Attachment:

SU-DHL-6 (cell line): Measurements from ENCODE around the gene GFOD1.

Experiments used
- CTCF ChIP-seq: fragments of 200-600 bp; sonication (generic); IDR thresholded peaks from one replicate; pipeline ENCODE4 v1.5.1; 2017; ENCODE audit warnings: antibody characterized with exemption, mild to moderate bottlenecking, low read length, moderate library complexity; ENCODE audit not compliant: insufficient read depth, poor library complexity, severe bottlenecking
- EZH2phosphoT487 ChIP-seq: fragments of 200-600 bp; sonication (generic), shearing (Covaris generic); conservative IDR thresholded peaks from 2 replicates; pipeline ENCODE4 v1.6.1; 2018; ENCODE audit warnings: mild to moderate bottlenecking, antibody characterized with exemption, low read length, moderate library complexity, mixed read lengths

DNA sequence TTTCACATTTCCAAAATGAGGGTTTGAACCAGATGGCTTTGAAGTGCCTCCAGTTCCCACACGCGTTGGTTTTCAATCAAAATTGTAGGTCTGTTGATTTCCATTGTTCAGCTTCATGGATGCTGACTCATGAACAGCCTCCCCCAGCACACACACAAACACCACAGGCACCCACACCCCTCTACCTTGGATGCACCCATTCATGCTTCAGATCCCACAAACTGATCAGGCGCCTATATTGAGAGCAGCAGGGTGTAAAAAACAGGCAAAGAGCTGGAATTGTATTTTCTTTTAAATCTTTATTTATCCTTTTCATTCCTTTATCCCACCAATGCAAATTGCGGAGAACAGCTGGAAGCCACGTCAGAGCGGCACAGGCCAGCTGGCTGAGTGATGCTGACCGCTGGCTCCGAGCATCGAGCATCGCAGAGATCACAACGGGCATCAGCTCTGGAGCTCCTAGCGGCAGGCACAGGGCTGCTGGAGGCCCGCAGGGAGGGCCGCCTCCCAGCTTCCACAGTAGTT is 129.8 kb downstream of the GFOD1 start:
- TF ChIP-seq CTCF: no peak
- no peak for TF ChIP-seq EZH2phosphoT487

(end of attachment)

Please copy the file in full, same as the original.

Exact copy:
SU-DHL-6 (cell line): Measurements from ENCODE around the gene GFOD1.

Experiments used
- CTCF ChIP-seq: fragments of 200-600 bp; sonication (generic); IDR thresholded peaks from one replicate; pipeline ENCODE4 v1.5.1; 2017; ENCODE audit warnings: antibody characterized with exemption, mild to moderate bottlenecking, low read length, moderate library complexity; ENCODE audit not compliant: insufficient read depth, poor library complexity, severe bottlenecking
- EZH2phosphoT487 ChIP-seq: fragments of 200-600 bp; sonication (generic), shearing (Covaris generic); conservative IDR thresholded peaks from 2 replicates; pipeline ENCODE4 v1.6.1; 2018; ENCODE audit warnings: mild to moderate bottlenecking, antibody characterized with exemption, low read length, moderate library complexity, mixed read lengths

DNA sequence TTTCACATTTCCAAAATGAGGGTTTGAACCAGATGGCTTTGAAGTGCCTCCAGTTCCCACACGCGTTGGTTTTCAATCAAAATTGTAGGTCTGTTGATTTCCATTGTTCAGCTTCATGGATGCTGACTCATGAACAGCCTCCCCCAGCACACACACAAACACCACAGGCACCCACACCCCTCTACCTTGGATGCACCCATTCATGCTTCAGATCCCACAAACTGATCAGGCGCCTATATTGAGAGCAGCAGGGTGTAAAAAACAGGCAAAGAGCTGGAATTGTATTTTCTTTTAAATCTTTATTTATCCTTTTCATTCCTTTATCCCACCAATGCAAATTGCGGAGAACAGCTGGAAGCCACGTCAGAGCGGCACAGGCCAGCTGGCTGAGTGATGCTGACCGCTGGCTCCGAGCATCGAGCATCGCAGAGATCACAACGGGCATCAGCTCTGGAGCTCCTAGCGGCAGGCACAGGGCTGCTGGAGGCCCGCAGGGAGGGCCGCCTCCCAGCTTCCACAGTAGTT is 129.8 kb downstream of the GFOD1 start:
- TF ChIP-seq CTCF: no peak
- no peak for TF ChIP-seq EZH2phosphoT487